NEWPORT – North Country Hospital (NCH) is now feeling the economic pinch like many other medical providers.
When the economy first began struggling a few years ago, a number of companies were forced to lay off workers and make other difficult decisions, but health care fared well through the storm. Now the tough times are catching up and hospitals are feeling it too.
But according to CEO and President Claudio Fort, NCH has plans to bring the facility back into the black.
Last fiscal year, the hospital came from behind and broke even, but this year it’s about $1-million behind and the fiscal year ends Sept. 30. Fort said the hospital could still end in the black, however.
In a recent interview, Fort characterized the situation as concerning and challenging, but he spoke optimistically about the plan in the works.
The hospital needs to make a profit in order to reinvest in new equipment, Fort explained. The financial struggles are not a reason for alarm however, he said. A new budget has the hospital making a profit next fiscal year.
The hospital is working on a variety of ways to deal with finances. One way is through labor management. NCH employs more than 600 workers and may have to cut back on hiring new people. The hospital is not considering lay-offs, and that action would be a last resort, said Fort.
If the hospital continues to struggle in the future, it would possibly consider not hiring and see a reduction in force through attrition. The facility is also in line to receive a variety of one-time payments that will help alleviate the burden.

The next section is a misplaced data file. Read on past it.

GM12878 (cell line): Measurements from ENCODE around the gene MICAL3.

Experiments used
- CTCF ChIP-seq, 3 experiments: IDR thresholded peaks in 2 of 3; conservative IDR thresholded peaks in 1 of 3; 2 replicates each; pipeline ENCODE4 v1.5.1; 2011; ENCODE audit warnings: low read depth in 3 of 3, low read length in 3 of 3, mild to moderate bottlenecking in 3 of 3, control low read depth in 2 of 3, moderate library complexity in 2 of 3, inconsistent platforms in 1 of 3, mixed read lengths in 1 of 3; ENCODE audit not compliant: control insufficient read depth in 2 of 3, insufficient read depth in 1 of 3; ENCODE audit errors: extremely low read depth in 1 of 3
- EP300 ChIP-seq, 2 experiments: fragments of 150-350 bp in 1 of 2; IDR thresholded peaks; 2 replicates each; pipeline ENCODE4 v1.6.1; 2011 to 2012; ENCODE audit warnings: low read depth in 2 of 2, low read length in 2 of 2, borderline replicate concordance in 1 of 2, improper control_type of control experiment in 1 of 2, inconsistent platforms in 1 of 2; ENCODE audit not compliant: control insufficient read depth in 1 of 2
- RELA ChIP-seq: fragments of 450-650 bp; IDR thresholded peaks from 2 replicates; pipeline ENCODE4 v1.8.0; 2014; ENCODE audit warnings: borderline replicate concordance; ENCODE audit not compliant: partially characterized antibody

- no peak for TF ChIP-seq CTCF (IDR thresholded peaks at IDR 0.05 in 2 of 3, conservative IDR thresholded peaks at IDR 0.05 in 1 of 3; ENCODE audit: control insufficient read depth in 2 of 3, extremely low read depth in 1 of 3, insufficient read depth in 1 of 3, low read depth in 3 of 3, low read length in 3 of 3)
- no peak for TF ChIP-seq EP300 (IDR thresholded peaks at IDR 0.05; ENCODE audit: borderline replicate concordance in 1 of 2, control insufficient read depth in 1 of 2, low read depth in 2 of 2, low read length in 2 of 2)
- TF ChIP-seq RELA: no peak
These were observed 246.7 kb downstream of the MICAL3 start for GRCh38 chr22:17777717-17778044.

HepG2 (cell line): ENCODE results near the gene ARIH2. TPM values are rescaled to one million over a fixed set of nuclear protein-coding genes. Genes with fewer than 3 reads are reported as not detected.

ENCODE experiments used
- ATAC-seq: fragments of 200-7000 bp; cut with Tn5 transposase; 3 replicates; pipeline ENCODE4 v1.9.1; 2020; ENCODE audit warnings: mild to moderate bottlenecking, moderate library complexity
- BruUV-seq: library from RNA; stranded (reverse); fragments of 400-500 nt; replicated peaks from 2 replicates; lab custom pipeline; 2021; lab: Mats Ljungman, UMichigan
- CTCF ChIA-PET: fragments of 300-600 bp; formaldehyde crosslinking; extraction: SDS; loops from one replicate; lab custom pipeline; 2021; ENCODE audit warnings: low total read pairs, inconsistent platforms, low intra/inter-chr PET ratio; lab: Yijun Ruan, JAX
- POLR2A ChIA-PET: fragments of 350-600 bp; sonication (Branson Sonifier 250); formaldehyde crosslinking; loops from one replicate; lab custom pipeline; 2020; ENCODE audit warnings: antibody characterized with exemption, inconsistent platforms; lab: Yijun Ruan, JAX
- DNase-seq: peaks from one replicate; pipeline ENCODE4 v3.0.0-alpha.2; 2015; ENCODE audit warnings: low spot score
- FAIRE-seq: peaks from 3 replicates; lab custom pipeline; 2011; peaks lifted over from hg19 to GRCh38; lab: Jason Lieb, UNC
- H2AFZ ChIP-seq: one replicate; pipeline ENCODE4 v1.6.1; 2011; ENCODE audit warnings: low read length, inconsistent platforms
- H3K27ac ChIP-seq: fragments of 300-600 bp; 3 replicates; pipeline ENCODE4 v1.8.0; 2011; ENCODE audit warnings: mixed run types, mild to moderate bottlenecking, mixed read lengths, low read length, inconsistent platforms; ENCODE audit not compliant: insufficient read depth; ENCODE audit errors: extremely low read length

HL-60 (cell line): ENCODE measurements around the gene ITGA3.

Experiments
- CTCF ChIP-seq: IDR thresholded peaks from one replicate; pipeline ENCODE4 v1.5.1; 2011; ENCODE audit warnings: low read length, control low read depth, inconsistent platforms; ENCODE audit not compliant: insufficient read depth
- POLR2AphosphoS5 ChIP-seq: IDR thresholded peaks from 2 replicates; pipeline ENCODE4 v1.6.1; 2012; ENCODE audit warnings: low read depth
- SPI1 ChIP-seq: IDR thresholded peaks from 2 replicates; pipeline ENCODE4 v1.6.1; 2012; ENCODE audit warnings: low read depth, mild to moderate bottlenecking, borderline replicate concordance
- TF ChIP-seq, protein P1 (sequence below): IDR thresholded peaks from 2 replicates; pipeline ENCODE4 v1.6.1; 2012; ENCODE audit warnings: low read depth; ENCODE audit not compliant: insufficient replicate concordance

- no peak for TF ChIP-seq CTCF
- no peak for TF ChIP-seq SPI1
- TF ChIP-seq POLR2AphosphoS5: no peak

For example, the hospital invested about $3-million into a computer system. If the investment was not made, the hospital would face fines. But the federal government is going to pay NCH $1.4 million for the system.
NCH does not want to burden the local community by raising its rates too much. Among Vermont hospitals, NCH submitted the third lowest rate increase to the state at 4.6 percent. The average is an 8.2 percent increase.
The clinicians in management at the hospital are focused on patients, however finances are now part of the plan, Fort said.
Currently the hospital is looking into participating in an Accountable Care Organization (ACO), specifically One Care Vermont, formed by Fletcher Allen and Dartmouth for Medicare patients. Joining the ACO is voluntary. Participating hospitals are given a set amount of money to work with to keep people healthy. For the first three years, there is no risk, Fort said. If the hospital does not meet the target, it will get paid; it if does better than the target, there is a financial gain. And the hospital could leave anytime without penalty if it chooses to do so.
One Care will be operated and funded by Fletcher Allen Health Care and Dartmouth Hitchcock Health.
The joint venture would improve communications between hospitals and prevent duplication of services, with a goal of providing the right care at the right time, Fort said.
NCH already works closely with Fletcher Allen and Dartmouth, but in an informal way, Fort explained. Under the new plan, the relationship would be formalized.
In a letter to the editor, Doctor Les Lockridge of Newport said that he suspects the hospital is heading for a takeover from one of the major medical centers due to NCH' financial situation, among other reasons. He expressed concern for the area if that occurs.
But Fort does not see it that way. He sees joining as a benefit with no risk.
As for the future: The hospital now has two full-time orthopedic surgeons, which brings patients to the hospital who would have travelled out of the area for needed treatment. There are also now two sleep doctors. NCH is in a partnership with the Northern Vermont Regional Hospital in St Johnsbury on sleep issues. The NCH doctors travel to St Johnsbury to provide the treatment.
NCH has plans to add more services if possible and has identified some areas where new services are needed, such as dermatology.